Agriculture plays a major role in the development of many Mediterranean countries, including Morocco. Efficient water management and the use of diversity make it possible to produce a variety of quality products that generate employment and added value

Morocco: agriculture, an omnipresent factor in the new reality of the 21st century

Marruecos, región de Sous-Massa-Draa, Alto Atlas, Valle del Todra (Todgha), oasis y palmeral de Tineghir – PHOTO/Hemis vÍa AFP/ René/
Morocco, Sous-Massa-Draa region, High Atlas, Todra Valley (Todgha), oasis and palm grove of Tineghir - PHOTO/Hemis via AFP/ René/

In the Mediterranean area, Morocco has significant advantages in terms of agriculture. Its annual renewable water resources, mobilisable in an average year (20 km3), are three times higher than those of Algeria (6.5 km3), six times higher than those of Tunisia (3.6 km3) and 13 times higher than those of Israel (1.6 km3). 

  1. The relevance of the social role of agriculture
  2. Agriculture: 65% of rural income
  3. Agriculture and the environment, two sides of the same coin
  4. The cultural role of agriculture
  5. Agriculture: the hinge of territorial development and sustainability
  6. Agriculture and food

The diversity of climates, agro-ecological situations, land, biodiversity genetic resources and know-how is remarkable, which can allow for varied management and production. 

Over the last five decades, irrigation infrastructures, tree plantations, as well as connectivity and accessibility to water and electricity have accumulated. This creates a new context in the country that will change the relationship between town and country.

Rural urbanisation is possible and would allow for the creation of numerous service jobs, relying on the high potential of human resources. Several Moroccan producers and industrialists, for example in the horticulture sector, have managed to meet international quality standards and reposition themselves in more remunerative markets.

Morocco is a country of young people (36.3% of the population is between 15 and 34 years old), and its rural youth, thanks to their updating and mobilisation which must be taken into account, contain a huge capital of skills and creative impulses.

The geographical and cultural proximity of Europe, Morocco's first customer, which has been brought closer by improved transport infrastructures, is a further advantage. However, the North African country, while affirming its Euro-Mediterranean anchorage, is open to the world.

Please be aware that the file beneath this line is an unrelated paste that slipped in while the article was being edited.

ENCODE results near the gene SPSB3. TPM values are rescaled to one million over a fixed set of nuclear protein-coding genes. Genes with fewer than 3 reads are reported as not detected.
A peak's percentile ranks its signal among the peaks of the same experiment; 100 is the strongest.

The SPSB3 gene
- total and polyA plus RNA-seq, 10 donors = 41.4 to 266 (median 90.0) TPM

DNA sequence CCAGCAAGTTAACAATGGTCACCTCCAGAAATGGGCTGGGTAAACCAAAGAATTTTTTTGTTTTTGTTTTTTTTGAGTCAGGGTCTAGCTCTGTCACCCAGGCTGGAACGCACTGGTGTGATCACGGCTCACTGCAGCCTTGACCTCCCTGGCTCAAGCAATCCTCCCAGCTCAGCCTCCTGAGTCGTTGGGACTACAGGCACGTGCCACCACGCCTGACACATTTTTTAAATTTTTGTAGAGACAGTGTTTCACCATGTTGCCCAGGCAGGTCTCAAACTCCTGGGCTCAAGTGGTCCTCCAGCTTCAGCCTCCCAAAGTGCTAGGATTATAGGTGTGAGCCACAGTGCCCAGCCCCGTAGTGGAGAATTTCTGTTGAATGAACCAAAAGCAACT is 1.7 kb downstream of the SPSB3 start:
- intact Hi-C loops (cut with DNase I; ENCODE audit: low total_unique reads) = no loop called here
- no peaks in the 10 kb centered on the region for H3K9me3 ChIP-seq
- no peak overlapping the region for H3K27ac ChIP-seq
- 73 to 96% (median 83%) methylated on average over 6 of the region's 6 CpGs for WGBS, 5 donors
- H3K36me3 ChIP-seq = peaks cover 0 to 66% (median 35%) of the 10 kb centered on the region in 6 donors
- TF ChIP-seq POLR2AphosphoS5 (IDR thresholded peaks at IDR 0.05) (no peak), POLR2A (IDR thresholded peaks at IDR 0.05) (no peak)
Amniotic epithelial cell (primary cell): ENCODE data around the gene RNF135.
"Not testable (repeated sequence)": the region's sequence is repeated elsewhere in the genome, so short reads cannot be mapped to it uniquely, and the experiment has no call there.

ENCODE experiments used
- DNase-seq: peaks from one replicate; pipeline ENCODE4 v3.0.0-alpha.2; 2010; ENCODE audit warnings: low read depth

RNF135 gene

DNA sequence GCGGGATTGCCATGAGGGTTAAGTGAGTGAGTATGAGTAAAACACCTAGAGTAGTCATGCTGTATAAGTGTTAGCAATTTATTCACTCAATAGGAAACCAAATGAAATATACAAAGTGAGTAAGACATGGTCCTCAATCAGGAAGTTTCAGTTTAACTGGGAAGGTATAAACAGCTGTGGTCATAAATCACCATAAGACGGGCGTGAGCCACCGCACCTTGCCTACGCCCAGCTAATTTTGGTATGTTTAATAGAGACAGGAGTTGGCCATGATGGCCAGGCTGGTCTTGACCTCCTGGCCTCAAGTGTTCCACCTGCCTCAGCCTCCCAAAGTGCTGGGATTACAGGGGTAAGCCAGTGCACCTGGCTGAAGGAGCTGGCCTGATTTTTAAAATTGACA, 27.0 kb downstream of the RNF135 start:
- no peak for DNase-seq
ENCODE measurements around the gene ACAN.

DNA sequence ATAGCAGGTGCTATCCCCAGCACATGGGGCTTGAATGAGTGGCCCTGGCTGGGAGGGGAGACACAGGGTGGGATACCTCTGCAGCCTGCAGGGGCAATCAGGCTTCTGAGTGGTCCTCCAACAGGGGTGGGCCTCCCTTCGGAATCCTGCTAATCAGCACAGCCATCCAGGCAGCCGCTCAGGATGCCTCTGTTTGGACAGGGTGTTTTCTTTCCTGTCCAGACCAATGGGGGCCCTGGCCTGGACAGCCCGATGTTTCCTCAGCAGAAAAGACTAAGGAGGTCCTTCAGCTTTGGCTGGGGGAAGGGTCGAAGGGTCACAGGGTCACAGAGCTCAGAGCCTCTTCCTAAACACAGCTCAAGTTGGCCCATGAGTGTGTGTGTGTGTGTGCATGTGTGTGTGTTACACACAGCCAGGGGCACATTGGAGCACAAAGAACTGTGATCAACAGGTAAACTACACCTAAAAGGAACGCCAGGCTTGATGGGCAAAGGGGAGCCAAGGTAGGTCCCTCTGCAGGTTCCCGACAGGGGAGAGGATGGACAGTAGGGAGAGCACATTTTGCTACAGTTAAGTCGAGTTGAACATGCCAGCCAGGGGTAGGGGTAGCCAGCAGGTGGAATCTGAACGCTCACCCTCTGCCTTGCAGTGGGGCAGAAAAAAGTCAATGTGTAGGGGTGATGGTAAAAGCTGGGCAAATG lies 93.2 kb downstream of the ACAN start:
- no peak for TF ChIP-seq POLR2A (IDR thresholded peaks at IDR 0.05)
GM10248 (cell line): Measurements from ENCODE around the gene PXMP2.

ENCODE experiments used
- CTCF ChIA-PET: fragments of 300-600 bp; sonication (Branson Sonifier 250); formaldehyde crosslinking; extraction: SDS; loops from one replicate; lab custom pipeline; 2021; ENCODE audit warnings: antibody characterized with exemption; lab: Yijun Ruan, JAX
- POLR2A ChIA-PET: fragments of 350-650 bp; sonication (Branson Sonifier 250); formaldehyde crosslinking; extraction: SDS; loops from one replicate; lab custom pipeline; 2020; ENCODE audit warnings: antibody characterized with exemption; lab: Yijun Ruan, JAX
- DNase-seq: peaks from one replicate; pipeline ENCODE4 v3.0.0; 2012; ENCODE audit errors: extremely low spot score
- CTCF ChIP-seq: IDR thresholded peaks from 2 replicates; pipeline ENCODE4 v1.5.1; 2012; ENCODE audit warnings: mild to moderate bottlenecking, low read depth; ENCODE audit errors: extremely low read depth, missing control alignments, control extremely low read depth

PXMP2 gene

Within the framework of open regionalism, Morocco can become a "platform" for agricultural strategies that can attract European investment for export to the United States. In this sense, the port of Tangier-Mediterranean will have a structural impact.

Agricultores marroquíes cosechan uvas en el viñedo "Val d'Argan" en el pueblo de Ounara, en la región occidental de Essaouira (AFP/FADEL SENNA)
Moroccan farmers harvest grapes at the "Val d'Argan" vineyard in the village of Ounara, in the western region of Essaouira - AFP/FADEL SENNA

The relevance of the social role of agriculture

Agriculture is a sector which determines the balances or imbalances of rural society; it also retains a strategic social importance in terms of the number of jobs involved, estimated at 46% of the country's total assets.

However, the rural population lags behind in social development compared to the cities. This lag can be measured in particular by high illiteracy, poverty and mortality rates.

Two forms of agriculture can be schematically distinguished here: the first corresponds to an "agricultural enterprise" categorisation. This group comprises 875,000 small and medium-sized farms and accounts for 92% of the utilised agricultural area (UAA) and a population of 8.1 million people. 

The second corresponds to a type of agriculture that can be described as "social". It involves 601,000 micro-entrepreneurs, who provide only a very partial income to the families concerned and account for 8% of the UAA and 5% of irrigation.

Both categories represent a population of about 5.5 million people, i.e. about 40% of the rural population. However, the relative weight of social farming helps to explain the high levels of agricultural "overstaffing". 

This type of agriculture serves as a "social anchor", providing the households concerned with security in rural society. It thus contributes to limiting the rural exodus and the anarchic growth of peri-urban neighbourhoods, a source of risks of instability for the country. 

Una variedad de tomates, pimientos y otras frutas y verduras se muestran en el stand de Marruecos durante la Feria Internacional de Agricultura 'Semana Verde' (Gruene Woche) en Berlín - AFP/TOBIAS SCHWARZ
A variety of tomatoes, peppers and other fruits and vegetables are displayed at the Moroccan stand during the International Agriculture Fair 'Green Week' (Gruene Woche) in Berlin - AFP/TOBIAS SCHWARZ

Agriculture: 65% of rural income

Agriculture accounts for 65% of rural income, while the remaining 35% is mainly due to the lack of diversification of the rural economy, the temporary mobility of farmers to the city and emigration.

The development of new generations of entrepreneurs in agriculture, agri-food and agro-tourism is contributing to the transformation of rural areas into attractive spaces and notable poles of innovation and economic diversification, including industrial zones.